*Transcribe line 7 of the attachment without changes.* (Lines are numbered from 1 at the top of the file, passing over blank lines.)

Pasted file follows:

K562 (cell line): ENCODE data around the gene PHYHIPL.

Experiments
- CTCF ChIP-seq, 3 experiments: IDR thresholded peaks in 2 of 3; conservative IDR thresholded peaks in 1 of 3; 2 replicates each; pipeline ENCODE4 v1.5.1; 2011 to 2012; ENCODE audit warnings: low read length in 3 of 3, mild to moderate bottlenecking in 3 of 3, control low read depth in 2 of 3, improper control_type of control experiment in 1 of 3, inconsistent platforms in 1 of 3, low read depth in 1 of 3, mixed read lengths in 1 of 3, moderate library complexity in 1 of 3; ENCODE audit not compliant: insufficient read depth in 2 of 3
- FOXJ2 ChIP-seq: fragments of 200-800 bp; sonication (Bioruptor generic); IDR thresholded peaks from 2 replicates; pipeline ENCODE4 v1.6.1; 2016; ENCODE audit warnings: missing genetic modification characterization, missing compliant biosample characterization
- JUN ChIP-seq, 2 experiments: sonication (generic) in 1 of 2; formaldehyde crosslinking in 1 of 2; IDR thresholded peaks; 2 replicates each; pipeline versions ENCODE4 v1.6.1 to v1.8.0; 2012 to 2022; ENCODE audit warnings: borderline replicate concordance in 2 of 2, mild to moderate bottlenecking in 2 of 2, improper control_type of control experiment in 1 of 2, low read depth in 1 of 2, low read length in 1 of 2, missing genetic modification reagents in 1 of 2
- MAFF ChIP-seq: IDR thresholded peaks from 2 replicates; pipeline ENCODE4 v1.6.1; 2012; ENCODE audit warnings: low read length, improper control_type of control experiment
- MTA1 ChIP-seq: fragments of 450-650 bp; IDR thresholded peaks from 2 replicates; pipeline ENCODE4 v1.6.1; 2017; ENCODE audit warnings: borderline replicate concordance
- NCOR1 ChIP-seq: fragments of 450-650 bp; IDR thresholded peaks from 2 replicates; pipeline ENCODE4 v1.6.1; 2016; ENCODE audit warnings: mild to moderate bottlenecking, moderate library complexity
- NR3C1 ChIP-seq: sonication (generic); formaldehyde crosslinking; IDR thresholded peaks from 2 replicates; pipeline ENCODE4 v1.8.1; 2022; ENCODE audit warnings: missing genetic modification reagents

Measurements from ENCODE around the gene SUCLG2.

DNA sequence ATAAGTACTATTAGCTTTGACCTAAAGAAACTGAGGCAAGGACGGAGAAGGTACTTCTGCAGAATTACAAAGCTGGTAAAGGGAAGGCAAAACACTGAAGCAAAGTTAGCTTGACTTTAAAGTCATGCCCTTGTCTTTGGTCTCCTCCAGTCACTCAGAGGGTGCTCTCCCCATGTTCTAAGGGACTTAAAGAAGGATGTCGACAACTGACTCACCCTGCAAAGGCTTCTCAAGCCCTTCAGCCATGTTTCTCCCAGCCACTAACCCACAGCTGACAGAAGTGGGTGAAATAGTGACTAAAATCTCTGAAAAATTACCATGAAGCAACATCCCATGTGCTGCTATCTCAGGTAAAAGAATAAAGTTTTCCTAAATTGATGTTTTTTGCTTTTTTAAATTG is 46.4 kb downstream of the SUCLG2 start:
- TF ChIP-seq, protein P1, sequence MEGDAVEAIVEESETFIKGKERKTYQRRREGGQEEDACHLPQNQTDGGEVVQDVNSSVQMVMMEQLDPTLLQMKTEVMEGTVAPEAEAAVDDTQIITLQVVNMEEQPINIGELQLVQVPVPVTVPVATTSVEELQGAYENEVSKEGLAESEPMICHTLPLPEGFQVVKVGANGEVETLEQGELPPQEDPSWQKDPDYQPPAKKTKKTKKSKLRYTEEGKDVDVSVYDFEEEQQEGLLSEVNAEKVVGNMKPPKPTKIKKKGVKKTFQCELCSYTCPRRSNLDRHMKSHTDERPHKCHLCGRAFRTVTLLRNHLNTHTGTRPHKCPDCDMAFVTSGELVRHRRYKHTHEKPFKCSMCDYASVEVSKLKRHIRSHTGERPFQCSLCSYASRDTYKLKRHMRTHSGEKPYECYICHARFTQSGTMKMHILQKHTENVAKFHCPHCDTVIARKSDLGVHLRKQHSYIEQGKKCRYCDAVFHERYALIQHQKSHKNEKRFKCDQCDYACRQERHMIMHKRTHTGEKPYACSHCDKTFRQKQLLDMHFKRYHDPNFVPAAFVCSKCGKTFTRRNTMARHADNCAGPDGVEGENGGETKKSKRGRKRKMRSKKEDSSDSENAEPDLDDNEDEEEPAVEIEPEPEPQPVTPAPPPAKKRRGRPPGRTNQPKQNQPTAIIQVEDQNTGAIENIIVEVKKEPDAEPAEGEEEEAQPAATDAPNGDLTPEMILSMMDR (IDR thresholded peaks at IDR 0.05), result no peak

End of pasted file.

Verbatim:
- MTA1 ChIP-seq: fragments of 450-650 bp; IDR thresholded peaks from 2 replicates; pipeline ENCODE4 v1.6.1; 2017; ENCODE audit warnings: borderline replicate concordance